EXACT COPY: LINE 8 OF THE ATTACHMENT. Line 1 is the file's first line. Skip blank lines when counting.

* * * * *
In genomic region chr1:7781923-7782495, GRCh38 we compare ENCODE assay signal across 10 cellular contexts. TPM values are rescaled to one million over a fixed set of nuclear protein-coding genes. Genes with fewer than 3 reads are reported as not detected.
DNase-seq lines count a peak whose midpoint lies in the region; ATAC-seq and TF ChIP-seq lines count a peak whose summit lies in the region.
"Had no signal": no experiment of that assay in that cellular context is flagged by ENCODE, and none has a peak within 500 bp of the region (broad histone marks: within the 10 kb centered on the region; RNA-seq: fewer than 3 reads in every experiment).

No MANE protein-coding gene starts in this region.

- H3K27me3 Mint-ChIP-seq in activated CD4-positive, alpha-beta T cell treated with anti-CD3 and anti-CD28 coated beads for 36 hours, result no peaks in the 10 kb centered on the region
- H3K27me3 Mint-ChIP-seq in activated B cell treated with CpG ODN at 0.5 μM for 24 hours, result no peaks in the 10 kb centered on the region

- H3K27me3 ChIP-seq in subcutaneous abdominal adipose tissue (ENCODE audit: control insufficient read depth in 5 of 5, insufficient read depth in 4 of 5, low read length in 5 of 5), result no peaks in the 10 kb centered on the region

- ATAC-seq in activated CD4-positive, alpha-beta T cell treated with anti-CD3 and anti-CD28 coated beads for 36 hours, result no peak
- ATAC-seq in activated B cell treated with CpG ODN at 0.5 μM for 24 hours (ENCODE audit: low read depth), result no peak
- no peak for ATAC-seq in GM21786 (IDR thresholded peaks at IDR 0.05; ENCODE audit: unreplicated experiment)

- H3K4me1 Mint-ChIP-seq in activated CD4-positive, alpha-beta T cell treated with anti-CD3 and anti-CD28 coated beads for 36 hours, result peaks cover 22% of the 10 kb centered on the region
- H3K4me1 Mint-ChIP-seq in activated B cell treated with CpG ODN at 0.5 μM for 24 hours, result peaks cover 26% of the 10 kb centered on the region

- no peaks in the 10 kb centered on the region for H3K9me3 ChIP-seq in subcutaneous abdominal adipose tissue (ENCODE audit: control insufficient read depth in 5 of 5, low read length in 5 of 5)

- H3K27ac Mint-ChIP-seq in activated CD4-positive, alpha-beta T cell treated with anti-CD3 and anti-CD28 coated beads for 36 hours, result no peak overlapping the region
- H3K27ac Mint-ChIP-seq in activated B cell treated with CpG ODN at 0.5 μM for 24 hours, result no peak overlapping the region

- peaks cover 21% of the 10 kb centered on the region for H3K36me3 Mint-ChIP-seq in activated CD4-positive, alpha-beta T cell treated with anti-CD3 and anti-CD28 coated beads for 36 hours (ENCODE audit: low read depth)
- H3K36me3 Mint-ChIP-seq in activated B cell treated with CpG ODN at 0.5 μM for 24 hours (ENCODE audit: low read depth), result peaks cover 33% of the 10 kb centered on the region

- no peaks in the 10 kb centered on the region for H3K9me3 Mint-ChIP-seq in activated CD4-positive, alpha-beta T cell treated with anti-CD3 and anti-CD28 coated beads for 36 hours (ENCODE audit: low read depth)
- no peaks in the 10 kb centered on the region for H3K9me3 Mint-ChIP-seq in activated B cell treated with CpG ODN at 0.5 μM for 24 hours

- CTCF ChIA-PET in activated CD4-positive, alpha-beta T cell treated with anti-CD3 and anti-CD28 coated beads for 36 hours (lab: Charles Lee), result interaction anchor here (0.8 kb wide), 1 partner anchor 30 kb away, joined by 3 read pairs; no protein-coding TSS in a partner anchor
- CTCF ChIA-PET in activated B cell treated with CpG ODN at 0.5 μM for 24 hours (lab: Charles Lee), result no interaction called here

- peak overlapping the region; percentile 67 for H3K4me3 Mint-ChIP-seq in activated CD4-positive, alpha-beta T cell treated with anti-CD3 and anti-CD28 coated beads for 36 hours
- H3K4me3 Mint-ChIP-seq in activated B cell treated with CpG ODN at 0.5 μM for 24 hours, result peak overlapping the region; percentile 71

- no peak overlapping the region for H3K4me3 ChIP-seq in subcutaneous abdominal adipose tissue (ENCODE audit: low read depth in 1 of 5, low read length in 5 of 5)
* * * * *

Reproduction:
- ATAC-seq in activated CD4-positive, alpha-beta T cell treated with anti-CD3 and anti-CD28 coated beads for 36 hours, result no peak